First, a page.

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Sun River Pictographs | Augusta, Montana

Historic Site

Pictographs are paintings, while petroglyphs are carvings in the rocks. While the Forest Service has placed interpretive signs on the site, it is still considered a Sacred Site by Native Peoples. Please treat it with respect and enjoy your experience.

Mountain sheep and human figures are among the rock art found along the Sun River. – Paul Raczka

Driving Directions from Nearest Town or Landmark

To see them drive up the Willow Creek road out of Augusta to Sun River Canyon road and on to Gibson Dam [these are all dirt roads until you hit the National Forest, where it’s paved]. At the bridge below the dam park on the south side of the bridge and walk across to the huge rock face. Treat them with respect, and enjoy visually “touching” the past.

Just below the Gibson Dam, in the Sun River canyon, a huge rock face holds a story that goes back possibly 12,000 years.

Early man came through here, as well as historical Native tribes from both sides of the mountains, and they left their marks to tell their story. The site is near the junction of two important trails. One is the Old North Trail that runs north south from near Edmonton, Alberta into northern Mexico. The other comes across the mountains east and west and is called “Raising Dust Trail” by the Blackfoot.

Tribes like the Flathead, Pend d’Oreille, Kutenai, Nez Perce and others from the Plateau area on the west side of the mountains came through here to hunt the buffalo of the plains. From here they could send out their scouts to see if the Blackfoot were in the area and decide if a peace could be made. Or if the Blackfoot were elsewhere they might just be able to complete their hunt and be back across the mountains before being discovered. Dragging their travois with horses or dogs, the dust could be seen for miles.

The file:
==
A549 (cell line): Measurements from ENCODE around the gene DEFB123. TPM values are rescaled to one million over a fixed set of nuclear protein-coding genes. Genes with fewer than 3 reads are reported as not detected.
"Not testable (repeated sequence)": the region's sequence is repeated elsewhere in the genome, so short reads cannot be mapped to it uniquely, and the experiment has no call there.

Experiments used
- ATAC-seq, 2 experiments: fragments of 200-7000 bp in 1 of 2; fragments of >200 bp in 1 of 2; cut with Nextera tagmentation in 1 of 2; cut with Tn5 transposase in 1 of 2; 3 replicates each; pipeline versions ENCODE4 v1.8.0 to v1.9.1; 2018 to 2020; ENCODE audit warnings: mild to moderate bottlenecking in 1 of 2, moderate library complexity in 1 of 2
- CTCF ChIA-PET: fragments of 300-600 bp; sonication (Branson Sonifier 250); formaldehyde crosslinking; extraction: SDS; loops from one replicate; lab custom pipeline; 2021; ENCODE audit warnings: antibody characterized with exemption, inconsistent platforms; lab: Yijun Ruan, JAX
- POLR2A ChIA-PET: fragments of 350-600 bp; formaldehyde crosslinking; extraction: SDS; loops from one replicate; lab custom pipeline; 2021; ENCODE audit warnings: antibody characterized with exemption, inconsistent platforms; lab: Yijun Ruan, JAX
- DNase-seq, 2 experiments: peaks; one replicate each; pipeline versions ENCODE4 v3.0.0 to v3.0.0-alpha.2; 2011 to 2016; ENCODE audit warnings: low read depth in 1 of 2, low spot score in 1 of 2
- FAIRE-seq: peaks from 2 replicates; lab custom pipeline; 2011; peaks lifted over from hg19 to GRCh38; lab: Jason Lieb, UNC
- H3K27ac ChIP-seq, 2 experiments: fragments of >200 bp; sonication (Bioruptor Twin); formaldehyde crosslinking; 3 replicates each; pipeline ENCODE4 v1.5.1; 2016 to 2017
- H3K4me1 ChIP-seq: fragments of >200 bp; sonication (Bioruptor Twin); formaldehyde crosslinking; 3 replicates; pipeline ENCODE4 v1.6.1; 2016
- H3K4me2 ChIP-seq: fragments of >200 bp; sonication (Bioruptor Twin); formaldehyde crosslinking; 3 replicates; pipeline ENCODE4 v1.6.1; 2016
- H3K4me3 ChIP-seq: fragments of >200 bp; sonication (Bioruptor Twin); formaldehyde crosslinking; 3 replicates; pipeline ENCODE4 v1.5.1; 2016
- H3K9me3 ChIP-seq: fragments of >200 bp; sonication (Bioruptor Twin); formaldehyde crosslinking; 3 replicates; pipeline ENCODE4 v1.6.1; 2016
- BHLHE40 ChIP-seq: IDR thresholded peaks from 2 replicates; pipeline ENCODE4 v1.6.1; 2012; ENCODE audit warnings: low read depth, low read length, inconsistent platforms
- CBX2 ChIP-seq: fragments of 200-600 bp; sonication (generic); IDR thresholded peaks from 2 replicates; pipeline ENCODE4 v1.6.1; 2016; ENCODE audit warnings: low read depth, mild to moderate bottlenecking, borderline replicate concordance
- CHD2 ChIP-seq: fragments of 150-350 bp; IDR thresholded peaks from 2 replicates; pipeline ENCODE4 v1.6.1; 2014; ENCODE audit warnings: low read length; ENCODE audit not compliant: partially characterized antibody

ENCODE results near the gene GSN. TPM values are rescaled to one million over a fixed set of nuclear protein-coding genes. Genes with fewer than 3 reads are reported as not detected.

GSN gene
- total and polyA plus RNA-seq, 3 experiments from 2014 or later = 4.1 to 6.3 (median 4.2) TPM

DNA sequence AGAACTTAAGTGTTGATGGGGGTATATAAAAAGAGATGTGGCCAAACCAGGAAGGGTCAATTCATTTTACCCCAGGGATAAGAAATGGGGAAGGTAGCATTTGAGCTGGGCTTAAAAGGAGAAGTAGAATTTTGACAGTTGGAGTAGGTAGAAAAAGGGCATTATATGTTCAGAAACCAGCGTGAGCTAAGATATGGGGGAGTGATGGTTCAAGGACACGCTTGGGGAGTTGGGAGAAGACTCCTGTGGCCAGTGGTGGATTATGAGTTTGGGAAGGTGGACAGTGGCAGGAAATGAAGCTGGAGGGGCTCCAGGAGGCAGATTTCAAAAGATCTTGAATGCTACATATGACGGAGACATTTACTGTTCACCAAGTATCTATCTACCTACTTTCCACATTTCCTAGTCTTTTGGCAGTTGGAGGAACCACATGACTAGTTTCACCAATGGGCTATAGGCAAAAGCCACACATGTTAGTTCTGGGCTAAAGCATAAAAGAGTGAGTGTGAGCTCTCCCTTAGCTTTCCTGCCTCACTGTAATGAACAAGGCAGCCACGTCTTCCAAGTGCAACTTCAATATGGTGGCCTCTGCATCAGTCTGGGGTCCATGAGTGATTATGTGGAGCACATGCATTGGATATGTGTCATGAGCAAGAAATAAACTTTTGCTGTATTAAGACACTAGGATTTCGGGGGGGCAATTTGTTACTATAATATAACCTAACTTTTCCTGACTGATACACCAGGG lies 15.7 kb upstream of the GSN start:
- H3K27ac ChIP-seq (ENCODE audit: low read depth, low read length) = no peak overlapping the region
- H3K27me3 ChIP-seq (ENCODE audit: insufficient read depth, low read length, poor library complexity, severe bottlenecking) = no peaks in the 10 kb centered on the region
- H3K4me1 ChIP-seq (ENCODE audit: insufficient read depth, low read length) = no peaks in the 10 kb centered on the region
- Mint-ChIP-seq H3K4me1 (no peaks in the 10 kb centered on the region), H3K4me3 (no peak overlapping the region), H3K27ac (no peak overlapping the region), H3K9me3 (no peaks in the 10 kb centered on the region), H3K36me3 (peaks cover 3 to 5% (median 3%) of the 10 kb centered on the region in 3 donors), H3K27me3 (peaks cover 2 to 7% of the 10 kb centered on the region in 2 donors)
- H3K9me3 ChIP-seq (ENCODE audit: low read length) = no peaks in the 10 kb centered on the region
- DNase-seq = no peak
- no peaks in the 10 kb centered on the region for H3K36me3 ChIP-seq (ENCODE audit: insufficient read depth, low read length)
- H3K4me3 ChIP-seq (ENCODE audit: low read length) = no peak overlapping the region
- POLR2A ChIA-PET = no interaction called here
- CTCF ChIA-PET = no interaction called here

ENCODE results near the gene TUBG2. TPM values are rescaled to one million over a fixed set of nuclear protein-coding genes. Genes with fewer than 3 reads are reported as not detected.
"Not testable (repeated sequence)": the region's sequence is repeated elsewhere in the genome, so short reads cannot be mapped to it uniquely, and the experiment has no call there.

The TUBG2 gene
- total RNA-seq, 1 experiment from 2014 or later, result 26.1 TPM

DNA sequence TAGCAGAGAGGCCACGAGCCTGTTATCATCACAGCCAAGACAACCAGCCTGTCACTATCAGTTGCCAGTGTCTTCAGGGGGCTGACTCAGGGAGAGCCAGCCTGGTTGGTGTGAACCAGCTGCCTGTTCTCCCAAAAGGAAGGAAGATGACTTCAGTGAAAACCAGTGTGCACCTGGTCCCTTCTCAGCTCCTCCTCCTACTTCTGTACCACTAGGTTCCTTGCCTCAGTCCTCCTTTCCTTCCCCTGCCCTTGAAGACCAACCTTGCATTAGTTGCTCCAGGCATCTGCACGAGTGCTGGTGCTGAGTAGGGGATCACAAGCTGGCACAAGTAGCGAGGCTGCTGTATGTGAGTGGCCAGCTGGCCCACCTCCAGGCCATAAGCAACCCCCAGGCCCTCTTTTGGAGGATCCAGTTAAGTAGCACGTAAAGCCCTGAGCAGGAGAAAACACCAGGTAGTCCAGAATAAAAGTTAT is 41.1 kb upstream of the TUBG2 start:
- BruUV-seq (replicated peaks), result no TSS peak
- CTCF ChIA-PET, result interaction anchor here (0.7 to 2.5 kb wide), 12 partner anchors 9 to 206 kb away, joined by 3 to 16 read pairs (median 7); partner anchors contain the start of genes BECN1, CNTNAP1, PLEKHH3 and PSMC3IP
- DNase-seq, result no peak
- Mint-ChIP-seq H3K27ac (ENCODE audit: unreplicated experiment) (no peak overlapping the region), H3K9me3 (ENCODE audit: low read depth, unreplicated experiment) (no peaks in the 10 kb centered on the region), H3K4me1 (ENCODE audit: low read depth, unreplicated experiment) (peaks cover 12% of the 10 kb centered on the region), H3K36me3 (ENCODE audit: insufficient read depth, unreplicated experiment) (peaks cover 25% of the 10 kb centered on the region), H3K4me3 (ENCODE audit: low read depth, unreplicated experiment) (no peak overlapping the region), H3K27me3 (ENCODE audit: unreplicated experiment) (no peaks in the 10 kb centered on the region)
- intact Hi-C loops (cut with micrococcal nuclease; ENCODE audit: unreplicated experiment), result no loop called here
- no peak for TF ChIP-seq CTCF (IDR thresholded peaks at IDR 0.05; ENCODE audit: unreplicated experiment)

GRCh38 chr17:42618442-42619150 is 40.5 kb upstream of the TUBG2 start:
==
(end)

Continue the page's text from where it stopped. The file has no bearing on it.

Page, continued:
Native people from the plains traveled west through this pass. Some, like the Small Robes Band of the Peigan, went to trade and visit the Flathead. Others like warriors from the other divisions of the Blackfoot Nation, Assiniboine, Cree, Hidatsa, Mandan, Arikara, and Crow, went to raid for some of the many horses the “West Side People” had. And sometimes Plains and West Side Peoples met in the area resulting in battles of glory, or destruction.

Early man came through here as well. As people moved north and south along the Old North Trail they stayed close to the foothills and mountains. Here they could find springs for water, game to hunt, and places to slip into to hide from any enemies they might run into along the way. They may have known of the pass through the mountains as well, and used it to their benefit.

The red and black painted pictographs were left by all of these peoples, plus other types from modern times [the U.S. Forest Service has placed interpretive markers at the site]. For some the broad bands of black and red might well spiritually mark the boundaries of their land by one group. The hand and finger marks in red might be the “new” owners making their claim.

Human and animal figures told other stories. One group of animals and a bird are the “name glyphs” announcing who passed here. Done in the most sacred red color of the Blackfoot we know they were Blackfoot warriors. Another of a man and a Mountain Sheep tells of a hunting venture. Traditionalist religious elders from the Blackfoot helped interpret some of the drawings, but others have been lost to time and we can only guess their meanings.

Still, there is a “power” here, and it reaches thousands of years from America’s past. Looking at these painted rocks, and paintings on them, puts our own personal existence into perspective with the history of this continent.

Historical Time Period for Site

10,000 BC to the present